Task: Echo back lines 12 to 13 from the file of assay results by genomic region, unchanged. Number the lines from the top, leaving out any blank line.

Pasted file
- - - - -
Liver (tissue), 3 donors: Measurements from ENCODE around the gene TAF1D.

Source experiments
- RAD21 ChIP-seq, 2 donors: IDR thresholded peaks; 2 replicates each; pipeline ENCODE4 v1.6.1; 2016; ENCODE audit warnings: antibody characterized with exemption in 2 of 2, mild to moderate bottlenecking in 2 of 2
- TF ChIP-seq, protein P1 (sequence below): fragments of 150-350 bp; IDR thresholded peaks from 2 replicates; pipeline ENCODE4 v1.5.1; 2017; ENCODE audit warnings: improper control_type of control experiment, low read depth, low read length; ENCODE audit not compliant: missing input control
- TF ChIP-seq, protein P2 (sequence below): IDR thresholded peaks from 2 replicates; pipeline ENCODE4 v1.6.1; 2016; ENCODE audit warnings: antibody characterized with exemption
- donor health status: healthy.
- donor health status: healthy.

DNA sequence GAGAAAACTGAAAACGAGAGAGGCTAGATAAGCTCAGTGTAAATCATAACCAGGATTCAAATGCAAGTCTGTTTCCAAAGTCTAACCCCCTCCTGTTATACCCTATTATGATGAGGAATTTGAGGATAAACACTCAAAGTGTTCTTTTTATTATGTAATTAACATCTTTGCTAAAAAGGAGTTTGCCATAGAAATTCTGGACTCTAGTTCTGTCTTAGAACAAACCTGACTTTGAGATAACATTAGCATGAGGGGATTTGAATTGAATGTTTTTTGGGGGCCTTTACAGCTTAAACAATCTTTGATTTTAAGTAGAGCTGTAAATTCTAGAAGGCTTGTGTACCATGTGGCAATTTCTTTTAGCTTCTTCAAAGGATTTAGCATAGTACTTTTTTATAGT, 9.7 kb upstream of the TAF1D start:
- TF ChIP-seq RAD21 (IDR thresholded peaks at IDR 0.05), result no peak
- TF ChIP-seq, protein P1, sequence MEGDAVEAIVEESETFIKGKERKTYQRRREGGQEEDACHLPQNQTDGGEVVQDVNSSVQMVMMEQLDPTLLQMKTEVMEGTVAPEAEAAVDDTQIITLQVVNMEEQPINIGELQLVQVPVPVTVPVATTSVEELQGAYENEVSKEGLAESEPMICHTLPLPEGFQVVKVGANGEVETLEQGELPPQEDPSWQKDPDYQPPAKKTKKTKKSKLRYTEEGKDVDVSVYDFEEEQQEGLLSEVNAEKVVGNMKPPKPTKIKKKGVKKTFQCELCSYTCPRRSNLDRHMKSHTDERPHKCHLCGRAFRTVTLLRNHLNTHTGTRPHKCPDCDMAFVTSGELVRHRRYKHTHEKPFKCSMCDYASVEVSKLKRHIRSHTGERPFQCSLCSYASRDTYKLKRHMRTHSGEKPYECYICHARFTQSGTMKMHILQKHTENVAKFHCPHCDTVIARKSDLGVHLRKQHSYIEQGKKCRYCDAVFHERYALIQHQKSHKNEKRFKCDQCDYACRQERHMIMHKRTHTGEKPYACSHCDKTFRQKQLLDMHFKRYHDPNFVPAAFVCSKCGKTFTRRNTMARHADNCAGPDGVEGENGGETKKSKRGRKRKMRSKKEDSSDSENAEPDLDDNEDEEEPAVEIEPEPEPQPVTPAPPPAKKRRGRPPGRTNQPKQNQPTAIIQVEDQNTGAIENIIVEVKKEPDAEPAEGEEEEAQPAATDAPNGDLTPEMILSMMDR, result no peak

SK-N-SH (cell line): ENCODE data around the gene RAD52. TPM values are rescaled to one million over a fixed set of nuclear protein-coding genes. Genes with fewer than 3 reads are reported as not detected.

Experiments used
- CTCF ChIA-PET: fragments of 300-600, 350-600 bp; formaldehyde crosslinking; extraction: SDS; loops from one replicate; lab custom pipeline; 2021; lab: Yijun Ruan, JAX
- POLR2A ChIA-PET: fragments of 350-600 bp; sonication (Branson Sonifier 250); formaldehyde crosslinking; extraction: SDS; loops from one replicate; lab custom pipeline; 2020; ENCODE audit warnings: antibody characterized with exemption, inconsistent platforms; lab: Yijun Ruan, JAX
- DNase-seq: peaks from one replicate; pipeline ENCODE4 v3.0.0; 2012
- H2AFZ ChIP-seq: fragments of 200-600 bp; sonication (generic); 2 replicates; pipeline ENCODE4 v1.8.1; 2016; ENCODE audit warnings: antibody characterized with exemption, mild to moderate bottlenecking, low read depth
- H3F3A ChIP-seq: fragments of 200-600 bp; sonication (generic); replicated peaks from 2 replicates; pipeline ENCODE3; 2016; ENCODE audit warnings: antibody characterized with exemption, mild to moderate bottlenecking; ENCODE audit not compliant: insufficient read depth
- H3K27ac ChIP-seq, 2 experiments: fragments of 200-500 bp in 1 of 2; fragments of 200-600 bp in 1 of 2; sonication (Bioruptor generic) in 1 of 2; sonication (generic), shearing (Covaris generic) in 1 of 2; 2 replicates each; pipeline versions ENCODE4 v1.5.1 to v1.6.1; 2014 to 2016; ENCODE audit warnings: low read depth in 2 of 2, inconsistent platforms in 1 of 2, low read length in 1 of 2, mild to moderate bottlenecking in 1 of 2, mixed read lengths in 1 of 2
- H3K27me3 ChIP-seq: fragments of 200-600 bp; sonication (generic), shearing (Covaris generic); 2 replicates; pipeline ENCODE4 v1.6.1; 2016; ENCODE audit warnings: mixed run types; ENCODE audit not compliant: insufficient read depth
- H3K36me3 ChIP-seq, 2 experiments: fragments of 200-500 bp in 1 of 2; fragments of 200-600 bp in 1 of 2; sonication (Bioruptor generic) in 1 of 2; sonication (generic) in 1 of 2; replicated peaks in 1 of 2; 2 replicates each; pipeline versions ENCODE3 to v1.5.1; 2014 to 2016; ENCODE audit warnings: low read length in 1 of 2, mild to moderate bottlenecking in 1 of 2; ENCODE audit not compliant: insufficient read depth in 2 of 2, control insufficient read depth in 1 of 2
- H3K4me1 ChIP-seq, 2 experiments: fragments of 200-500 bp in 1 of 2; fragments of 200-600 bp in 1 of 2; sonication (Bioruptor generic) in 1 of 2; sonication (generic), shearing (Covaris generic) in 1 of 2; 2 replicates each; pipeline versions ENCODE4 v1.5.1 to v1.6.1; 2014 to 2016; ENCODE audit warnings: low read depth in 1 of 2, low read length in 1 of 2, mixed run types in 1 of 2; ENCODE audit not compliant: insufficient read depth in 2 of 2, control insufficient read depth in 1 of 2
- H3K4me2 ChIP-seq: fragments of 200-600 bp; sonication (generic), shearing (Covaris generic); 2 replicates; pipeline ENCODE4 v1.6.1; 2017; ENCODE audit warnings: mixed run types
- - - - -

Experiments used
- CTCF ChIA-PET: fragments of 300-600, 350-600 bp; formaldehyde crosslinking; extraction: SDS; loops from one replicate; lab custom pipeline; 2021; lab: Yijun Ruan, JAX